If I were a kid, I would have squealed and hopped up and down. Even as an adult, my jaw dropped when I rounded a corner into the natural rookery at Orlando’s Gatorland for the first time.
“Wow, wow, wow.”
A duo of tricolored heron chicks pecked their way out of their blue shells just feet from my widening eyes. Hundreds of other baby birds filled nests tucked into the trees and shrubs surrounding the gator-filled lagoon. Great egrets landed right next to me. A wood stork, fresh off the endangered species list, shadowed me along the boardwalk.
A frilly snowy egret, its lipstick-pink lore and orange-yellow feet on show for mating season, spiked its wispy head feathers and fanned its plumes while arching its body and poking its head in the air. It was just one of the hundreds of wading birds that come to breed in this unlikely theme-park setting.
The rookery, which covers 10 acres and includes a winding boardwalk, was established in 1991 when Gatorland dug the pond and began to breed alligators there. Over the years, more egrets, herons, wood storks, cormorants, anhingas and other birds flocked to it during breeding season.
It’s like the Galapagos, as far as being able to get really close to the birds and their nests.
Larry Rosen, president, Kissimmee Valley Audubon Society
“The birds figured out that the gators act like a security system,” said alligator wrestler Adam Hall, Gatorland’s resident bird expert. The roughly 150 gators in the pond keep out raccoons, snakes and other predators that might otherwise devour the eggs and chicks. As a result, there are now hundreds of birds nesting there. They have learned to endure shrieking kids and snapping photographers in exchange for the safety the rookery provides.
“It’s like the Galapagos, as far as being able to get really close to the birds and their nests,” said Larry Rosen, president of the Kissimmee Valley Audubon Society. And except for some savvy nature photographers, the rookery, which flourishes from February to early June, is still largely unknown, even by most visitors to the popular park, which features about 1,400 alligators in addition to many other attractions.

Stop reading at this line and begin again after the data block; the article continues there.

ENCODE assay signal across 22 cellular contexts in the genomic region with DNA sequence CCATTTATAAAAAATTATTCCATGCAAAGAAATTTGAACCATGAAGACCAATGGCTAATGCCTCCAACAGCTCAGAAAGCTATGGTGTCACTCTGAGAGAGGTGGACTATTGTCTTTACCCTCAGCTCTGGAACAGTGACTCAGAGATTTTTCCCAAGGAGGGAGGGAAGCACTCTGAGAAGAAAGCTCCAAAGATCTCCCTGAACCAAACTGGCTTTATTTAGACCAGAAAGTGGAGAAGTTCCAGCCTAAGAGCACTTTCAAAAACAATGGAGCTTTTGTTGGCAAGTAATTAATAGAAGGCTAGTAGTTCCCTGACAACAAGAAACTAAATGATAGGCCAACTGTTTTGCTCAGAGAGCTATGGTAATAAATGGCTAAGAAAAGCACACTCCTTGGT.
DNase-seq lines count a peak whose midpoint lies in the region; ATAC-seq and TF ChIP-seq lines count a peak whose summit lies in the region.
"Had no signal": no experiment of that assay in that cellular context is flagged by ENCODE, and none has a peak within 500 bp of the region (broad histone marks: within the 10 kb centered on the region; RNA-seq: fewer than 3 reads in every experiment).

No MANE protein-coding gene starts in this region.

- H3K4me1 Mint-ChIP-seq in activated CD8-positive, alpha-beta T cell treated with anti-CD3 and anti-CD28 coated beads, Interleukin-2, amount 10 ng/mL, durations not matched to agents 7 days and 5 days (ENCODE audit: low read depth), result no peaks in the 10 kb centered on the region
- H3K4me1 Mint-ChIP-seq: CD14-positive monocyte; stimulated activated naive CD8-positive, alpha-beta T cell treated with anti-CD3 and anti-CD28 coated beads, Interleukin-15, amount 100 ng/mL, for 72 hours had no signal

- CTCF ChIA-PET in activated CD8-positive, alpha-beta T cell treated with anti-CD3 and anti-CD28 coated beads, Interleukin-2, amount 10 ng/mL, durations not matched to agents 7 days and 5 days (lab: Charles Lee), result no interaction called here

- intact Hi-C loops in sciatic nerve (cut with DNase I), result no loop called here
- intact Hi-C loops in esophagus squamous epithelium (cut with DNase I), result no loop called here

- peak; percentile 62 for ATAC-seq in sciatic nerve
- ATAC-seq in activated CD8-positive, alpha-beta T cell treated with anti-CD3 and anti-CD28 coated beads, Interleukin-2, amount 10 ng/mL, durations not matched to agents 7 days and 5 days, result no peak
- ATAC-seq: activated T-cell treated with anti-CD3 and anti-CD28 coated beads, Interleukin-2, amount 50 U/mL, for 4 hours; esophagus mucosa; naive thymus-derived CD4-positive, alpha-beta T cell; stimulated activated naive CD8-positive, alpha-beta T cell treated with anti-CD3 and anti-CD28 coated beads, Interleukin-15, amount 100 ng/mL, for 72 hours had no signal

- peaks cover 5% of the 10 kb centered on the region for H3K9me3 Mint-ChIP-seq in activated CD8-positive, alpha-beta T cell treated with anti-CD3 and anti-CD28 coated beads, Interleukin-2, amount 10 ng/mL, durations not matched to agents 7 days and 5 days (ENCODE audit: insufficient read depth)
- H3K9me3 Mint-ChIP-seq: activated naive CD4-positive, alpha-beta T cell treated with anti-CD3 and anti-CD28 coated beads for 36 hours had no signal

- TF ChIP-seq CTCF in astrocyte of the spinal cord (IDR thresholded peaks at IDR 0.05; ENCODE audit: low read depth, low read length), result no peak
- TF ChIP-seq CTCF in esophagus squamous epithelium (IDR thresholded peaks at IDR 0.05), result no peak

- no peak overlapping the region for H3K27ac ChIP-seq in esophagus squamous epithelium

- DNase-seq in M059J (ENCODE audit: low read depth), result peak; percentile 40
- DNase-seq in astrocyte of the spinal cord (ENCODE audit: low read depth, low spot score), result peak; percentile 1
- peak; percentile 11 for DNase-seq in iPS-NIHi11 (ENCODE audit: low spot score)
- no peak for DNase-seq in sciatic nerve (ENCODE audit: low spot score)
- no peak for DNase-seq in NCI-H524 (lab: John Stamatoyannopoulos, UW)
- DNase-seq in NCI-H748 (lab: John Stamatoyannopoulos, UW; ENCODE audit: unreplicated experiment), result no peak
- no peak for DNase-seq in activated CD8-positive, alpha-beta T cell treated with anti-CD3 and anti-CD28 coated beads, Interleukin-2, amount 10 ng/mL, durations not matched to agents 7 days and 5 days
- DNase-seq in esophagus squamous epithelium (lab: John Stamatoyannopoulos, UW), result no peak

The best way to experience the rookery is to buy Gatorland’s Early Access pass, which provides entry at 7:30 a.m., 2 1/2 hours before most visitors spill into the park. Roughly a fifth of the birds nest on the close-in or west side of the lagoon near the boardwalk; at least two dozen nests are clearly visible within a few feet of it. The rest of the birds nest on the far side of the small lagoon.
The first thing you notice about the hundreds of white, blue-gray and black birds is the sound. It never stops, whether it be the youngsters’ rhythmic squawking – eh-eh, eh-eh, eh-eh – or the low, garglelike songs of birds trying to woo mates.
The rookery’s birds stagger their arrival: great egrets in late January; snowy egrets, cormorants, wood storks and anhingas by March; cattle egrets and herons by April,
The rookery’s birds stagger their arrival. The superstar great egrets — elegant symbols of the National Audubon Society — start arriving by late January. Adult snowy egrets are hunkered down by March. They share the pond with double-crested cormorants, sporting aqua eyes and turquoise mouths; feisty wood storks; and fancy-dancing black-green anhingas. By April, cattle egrets, with their mating costumes of rusty orange “mohawk” feathers and rainbow-colored lores and beaks, and blue-gray tricolored herons, with their serpentine necks, have come to nest.
To actually see a chick hatching takes patience — and luck. But even casual visitors are guaranteed fascinating displays of avian behavior. When an adult flies back to its nest with a belly full of dinner, the hungry chicks yank on the parent’s beak, which stimulates the bird to regurgitate the food directly into the babies’ daggerlike bills.
The anhinga courting display is as carefully choreographed as a routine from Dancing With the Stars, only visitors can see it from 10 feet away. First, the bird stands on its webbed feet while fanning its silver-tipped tail and sticking it straight up. Then it flaps one silver-streaked wing and then the other, as if it were doing the crawl. Finally, it bends forward like it’s doing a curtsy while raising both its wings parallel with its tail. If the light is right, you can spy its eyes, encircled by blue and green.
Before Gatorland, I sometimes viewed egrets and other majestic birds as icons rather than living creatures.But watching them interact up close – and witnessing their brief transformations with crayon colors and flashy feathers – led me to see them as individuals coping with real-life problems like food, shelter, friends and families. My time on the Gatorland boardwalk changed my perspective, transforming me from outside observer to next-door neighbor.
Going to Gatorland’s rookery
Gatorland: 14501 S. Orange Blossom Trail, Orlando; 407-855-5496; www.gatorland.com/public/experiences/photographers-pass. Gatorland is open from 10 a.m. to 5 p.m. Day passes for adults $26.99, children $18.99. A $10 upgrade buys an Early Access pass Thursdays-Sundays or a Late Access pass on Saturdays. (Season-long and combination photo packages are also available.)
What to bring: Wear comfortable shoes and a hat. Pack sunblock, bug spray, an extra camera battery and an extra memory card.